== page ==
Gypsy moth caterpillars are an emotional subject here in Howard County.
The furry, crawly things climb everywhere, large trees are stripped of leaves in a week and caterpillar droppings (called "frass") shower lawns, patios and cars.
More than one Howard County homeowner has considered cutting downoak trees rather than face another season of the gypsy moth caterpillars.
Well, it's that time of year again. But state and local monitoring for gypsy moth egg masses in the county has shown that this spring we can expect a decrease in the gypsy moth population. The causefor this phenomenon is related primarily to natural enemies of the pest -- viral and fungal infections -- as well as past aerial sprayingof insecticides.
This spring's spray effort, conducted by the Maryland Department of Agriculture, will be very limited compared to previous years because of lower egg mass counts coupled with cuts in county financing.
In fact, several blocks scheduled to be sprayed were dropped just last month, says Scott Aker, county urban agriculture agent. And for the first time, he adds, the majority of areas to be sprayed are in the eastern part of the county, with 11 blocks out of 18 located east of Route 29.
The state's aerial spray program aimedat slowing down the advancing hordes of gypsy moth caterpillars is also a sensitive topic for some people.
In the first years of the program, there were vehement critics of the spraying. But as more people experienced first-hand the gypsy moth's voracious appetite and understood the insecticides involved, the complaints changed.
Most calls now are "why don't you spray my property?" say MDA officials.
Despite our slight reprieve from the gypsy moth caterpillar, there will still be areas with severe infestations. An improved county prognosis is not going to make the many besieged people in these places feel any better.
Some control, not elimination,of caterpillar relatedproblems is possible for many homeowners.
* Tactic No. 1: Maintain healthy trees.
It's important to understand that trees vary in their ability to survive defoliation.
Evergreen trees will usually die after one defoliation. Most deciduous trees, however, will enduresome damage and can even withstand complete loss of leaves, producing new leaves later in the summer.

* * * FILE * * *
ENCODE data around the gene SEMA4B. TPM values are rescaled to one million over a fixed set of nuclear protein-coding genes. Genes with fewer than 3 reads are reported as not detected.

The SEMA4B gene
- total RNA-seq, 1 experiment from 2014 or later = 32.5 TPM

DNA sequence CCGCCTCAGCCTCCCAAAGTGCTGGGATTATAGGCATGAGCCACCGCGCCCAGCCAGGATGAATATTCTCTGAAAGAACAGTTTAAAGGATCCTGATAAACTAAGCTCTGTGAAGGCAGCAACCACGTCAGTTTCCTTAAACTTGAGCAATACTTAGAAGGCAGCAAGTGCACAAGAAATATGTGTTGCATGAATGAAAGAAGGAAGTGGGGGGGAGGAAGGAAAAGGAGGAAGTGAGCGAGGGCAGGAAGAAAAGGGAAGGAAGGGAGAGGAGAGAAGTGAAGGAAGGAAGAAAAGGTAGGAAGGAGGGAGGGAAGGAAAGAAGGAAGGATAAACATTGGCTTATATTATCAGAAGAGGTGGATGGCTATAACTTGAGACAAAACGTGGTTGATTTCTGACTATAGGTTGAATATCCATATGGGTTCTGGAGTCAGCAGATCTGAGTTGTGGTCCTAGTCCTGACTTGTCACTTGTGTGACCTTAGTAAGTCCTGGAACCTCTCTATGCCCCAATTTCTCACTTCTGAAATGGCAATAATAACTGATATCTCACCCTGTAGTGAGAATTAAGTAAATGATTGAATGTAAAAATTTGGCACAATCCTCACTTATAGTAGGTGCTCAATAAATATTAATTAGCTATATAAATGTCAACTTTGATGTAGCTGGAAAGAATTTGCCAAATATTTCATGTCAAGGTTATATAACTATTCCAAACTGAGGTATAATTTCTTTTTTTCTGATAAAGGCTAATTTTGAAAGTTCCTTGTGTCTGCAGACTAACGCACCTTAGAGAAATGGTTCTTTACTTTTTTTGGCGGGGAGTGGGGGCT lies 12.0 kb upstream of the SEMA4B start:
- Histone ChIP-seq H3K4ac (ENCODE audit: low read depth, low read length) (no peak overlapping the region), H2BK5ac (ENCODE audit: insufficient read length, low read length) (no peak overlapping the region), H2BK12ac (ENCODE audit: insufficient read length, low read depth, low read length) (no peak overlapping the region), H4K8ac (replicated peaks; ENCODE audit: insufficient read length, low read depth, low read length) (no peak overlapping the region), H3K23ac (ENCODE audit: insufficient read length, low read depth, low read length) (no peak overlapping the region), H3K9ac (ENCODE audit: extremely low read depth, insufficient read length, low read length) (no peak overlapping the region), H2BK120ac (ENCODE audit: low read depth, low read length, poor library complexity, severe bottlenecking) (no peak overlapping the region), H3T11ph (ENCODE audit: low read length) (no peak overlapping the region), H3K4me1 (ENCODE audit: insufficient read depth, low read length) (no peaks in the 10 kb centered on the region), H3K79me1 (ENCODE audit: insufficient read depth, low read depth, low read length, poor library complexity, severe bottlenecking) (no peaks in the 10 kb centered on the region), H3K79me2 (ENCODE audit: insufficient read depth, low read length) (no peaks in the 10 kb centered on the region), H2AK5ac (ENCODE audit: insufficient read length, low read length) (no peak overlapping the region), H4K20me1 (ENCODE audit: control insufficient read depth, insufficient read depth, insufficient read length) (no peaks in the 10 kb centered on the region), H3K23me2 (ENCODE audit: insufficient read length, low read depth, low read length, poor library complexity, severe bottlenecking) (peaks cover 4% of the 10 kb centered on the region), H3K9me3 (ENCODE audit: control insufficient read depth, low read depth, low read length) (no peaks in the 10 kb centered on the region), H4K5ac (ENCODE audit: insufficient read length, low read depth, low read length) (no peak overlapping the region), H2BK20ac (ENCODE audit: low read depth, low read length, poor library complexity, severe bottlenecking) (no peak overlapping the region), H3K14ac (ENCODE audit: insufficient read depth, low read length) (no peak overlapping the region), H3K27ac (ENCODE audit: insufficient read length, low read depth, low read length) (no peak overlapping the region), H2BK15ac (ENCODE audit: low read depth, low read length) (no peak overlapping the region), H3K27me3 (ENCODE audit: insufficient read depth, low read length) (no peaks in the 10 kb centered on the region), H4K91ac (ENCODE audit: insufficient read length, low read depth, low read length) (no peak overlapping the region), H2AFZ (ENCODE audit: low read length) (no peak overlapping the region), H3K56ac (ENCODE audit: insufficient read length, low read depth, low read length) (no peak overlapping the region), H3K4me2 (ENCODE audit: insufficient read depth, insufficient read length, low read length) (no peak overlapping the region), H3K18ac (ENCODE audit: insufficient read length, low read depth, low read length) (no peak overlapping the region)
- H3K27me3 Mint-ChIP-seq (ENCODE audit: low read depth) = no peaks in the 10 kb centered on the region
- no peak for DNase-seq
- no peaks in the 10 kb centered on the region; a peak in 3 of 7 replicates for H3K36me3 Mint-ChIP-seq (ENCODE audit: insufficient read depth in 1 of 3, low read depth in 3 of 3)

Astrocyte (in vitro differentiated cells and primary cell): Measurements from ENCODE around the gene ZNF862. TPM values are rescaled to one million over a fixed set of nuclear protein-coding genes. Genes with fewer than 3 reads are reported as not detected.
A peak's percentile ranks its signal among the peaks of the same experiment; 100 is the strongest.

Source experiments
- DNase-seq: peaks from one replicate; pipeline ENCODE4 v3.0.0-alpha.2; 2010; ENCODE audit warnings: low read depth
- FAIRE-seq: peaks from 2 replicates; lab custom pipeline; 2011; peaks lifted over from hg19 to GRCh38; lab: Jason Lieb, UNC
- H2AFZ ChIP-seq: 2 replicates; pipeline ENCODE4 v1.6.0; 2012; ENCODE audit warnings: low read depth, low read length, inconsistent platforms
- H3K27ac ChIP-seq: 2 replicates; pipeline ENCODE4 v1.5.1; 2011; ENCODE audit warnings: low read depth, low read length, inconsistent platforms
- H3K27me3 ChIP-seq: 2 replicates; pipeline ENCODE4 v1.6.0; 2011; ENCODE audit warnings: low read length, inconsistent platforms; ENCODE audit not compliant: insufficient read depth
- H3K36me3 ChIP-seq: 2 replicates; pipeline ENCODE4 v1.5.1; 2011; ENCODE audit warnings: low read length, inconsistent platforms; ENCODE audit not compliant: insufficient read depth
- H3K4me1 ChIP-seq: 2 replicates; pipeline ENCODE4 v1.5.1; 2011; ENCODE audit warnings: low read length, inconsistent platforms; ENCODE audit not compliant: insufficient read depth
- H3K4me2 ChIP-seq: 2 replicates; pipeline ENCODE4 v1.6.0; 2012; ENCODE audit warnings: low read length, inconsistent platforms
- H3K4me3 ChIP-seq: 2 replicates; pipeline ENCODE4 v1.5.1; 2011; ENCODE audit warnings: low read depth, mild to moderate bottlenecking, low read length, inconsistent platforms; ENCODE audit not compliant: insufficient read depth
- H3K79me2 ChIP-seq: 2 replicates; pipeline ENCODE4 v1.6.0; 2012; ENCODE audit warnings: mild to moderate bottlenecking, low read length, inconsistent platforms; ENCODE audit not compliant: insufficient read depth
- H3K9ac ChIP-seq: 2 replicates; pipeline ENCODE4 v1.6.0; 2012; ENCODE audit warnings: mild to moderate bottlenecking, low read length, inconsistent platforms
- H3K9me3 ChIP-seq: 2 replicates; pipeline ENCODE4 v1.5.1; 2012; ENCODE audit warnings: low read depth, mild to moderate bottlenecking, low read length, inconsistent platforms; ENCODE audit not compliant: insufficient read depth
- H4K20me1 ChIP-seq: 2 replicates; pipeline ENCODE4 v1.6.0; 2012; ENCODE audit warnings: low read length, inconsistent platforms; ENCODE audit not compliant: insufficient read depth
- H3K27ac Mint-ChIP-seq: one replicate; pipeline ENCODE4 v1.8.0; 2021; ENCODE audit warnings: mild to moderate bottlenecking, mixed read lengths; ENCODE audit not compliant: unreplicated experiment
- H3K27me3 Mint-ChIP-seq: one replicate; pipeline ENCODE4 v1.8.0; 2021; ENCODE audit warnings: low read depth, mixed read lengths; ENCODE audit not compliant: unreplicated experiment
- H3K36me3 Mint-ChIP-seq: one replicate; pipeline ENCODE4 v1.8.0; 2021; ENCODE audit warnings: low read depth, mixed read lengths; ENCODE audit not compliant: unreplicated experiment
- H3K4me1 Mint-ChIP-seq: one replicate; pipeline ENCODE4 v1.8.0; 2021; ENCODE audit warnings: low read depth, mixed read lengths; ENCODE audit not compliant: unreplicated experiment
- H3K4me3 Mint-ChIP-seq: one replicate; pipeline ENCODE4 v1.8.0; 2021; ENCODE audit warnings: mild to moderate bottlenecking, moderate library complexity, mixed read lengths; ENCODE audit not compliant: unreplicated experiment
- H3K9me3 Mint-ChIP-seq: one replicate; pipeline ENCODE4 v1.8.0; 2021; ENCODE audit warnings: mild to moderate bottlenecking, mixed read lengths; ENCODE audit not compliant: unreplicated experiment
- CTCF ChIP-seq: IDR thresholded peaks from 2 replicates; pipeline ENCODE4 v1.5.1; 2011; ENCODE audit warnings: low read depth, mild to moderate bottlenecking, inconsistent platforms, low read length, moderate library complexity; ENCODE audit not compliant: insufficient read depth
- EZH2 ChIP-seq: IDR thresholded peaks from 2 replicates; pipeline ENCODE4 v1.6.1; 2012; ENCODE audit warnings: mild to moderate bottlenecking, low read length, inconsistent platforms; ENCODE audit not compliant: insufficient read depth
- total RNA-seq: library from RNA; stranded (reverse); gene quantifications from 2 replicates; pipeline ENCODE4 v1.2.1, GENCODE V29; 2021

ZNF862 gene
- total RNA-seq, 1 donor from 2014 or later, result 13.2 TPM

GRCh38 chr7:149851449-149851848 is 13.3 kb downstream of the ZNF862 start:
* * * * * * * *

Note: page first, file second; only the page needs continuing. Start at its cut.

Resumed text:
The tree strains to do this, however, so helping it avoid other stressful conditions is important.
Adequate water in dry weather, proper acidity levels, uncrowded conditions, avoidance of soil compaction or construction around the rootswill add to a tree's longevity.
Even with optimum growing conditions, two or three years of repeated defoliation will kill most trees.
* Tactic No. 2: Destroy egg masses before they hatch.
Unlike some of our common insect pests, there is only one generation of gypsymoths each year.
The larva, or caterpillars, hatch from egg masses that are deceivingly un-egg-like -- irregular, buff-colored patches, 1 to 2 inches in diameter.
The egg masses are found on tree trunks, under rocks, inside lawn furniture, on sides of houses, almost any place imaginable.
This pest's prime method of spreading in the United States is through hitchhiking -- traveling as eggs on the unsuspecting homeowner's patio furniture, campers, bicycles, etc., to a new location.
All through fall, winter and early spring, egg masses can be scraped off and destroyed.
* Tactic No. 3: Don't confuse the gypsy moth caterpillar with the tent caterpillar.
Gypsy moth caterpillars look darker, hairier and have blue and red spots on their backs, as opposed to the tent caterpillar's white stripe.
Gypsy moth caterpillars don't make webs, prefer different trees and cause moredamage than tent caterpillars.
* Tactic No. 4: Band your trees.
Steve Parker, tree care supervisor for the county bureau of highways, likes to display a pair of before-and-after pictures.
One showstwo almost identical trees on neighboring lots before the emergence of gypsy moth caterpillars.
The second shows the same trees a few weeks later.
One tree is missing all its leaves; the other appearsnormal. The answer to their differing appearances is tree-banding during May and June.
Newly hatched caterpillars are not the giant eating machines of June. They are tiny, only one-sixteenth of an inch long, black and barely discernible as they climb up the dark trunks oftrees.
Most homeowners don't notice them until a few weeks later when they can see holes in the foliage overhead. In other words, don't wait to see them to act.
Girdling the trunks of susceptible trees with a barrier now, just before hatching, will help keep smaller caterpillars from reaching the leafy tree tops.
Sticky tape, or sticky trap substances like "tanglefoot," spread on a 2-inch-wide band oftape around the tree will halt them. Direct application of tanglefoot onto the tree is not recommended as it may damage the bark.